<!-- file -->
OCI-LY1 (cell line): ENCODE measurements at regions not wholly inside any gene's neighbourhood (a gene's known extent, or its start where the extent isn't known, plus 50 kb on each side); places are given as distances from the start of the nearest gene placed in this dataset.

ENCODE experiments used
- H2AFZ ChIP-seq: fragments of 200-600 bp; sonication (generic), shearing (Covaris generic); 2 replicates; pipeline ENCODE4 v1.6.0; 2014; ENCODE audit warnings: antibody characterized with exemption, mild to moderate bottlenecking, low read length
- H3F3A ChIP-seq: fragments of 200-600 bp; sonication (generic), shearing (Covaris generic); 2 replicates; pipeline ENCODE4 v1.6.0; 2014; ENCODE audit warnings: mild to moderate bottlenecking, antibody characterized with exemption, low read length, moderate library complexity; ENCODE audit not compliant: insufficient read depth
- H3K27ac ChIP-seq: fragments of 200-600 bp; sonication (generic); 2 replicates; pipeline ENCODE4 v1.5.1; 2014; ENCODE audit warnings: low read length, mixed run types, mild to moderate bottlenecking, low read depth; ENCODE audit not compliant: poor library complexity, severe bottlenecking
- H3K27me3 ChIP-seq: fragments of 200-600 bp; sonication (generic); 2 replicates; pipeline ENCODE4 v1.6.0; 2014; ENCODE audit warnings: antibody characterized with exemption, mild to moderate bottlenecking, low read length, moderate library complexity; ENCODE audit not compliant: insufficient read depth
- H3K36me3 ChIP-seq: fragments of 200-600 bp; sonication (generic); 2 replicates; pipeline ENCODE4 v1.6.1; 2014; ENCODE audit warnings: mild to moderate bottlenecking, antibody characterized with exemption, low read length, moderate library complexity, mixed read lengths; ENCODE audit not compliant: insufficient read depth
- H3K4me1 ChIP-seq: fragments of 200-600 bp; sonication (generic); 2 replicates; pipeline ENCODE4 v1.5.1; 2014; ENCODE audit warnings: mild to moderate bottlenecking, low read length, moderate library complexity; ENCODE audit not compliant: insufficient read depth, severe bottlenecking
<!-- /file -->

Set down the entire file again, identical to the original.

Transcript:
OCI-LY1 (cell line): ENCODE measurements at regions not wholly inside any gene's neighbourhood (a gene's known extent, or its start where the extent isn't known, plus 50 kb on each side); places are given as distances from the start of the nearest gene placed in this dataset.

ENCODE experiments used
- H2AFZ ChIP-seq: fragments of 200-600 bp; sonication (generic), shearing (Covaris generic); 2 replicates; pipeline ENCODE4 v1.6.0; 2014; ENCODE audit warnings: antibody characterized with exemption, mild to moderate bottlenecking, low read length
- H3F3A ChIP-seq: fragments of 200-600 bp; sonication (generic), shearing (Covaris generic); 2 replicates; pipeline ENCODE4 v1.6.0; 2014; ENCODE audit warnings: mild to moderate bottlenecking, antibody characterized with exemption, low read length, moderate library complexity; ENCODE audit not compliant: insufficient read depth
- H3K27ac ChIP-seq: fragments of 200-600 bp; sonication (generic); 2 replicates; pipeline ENCODE4 v1.5.1; 2014; ENCODE audit warnings: low read length, mixed run types, mild to moderate bottlenecking, low read depth; ENCODE audit not compliant: poor library complexity, severe bottlenecking
- H3K27me3 ChIP-seq: fragments of 200-600 bp; sonication (generic); 2 replicates; pipeline ENCODE4 v1.6.0; 2014; ENCODE audit warnings: antibody characterized with exemption, mild to moderate bottlenecking, low read length, moderate library complexity; ENCODE audit not compliant: insufficient read depth
- H3K36me3 ChIP-seq: fragments of 200-600 bp; sonication (generic); 2 replicates; pipeline ENCODE4 v1.6.1; 2014; ENCODE audit warnings: mild to moderate bottlenecking, antibody characterized with exemption, low read length, moderate library complexity, mixed read lengths; ENCODE audit not compliant: insufficient read depth
- H3K4me1 ChIP-seq: fragments of 200-600 bp; sonication (generic); 2 replicates; pipeline ENCODE4 v1.5.1; 2014; ENCODE audit warnings: mild to moderate bottlenecking, low read length, moderate library complexity; ENCODE audit not compliant: insufficient read depth, severe bottlenecking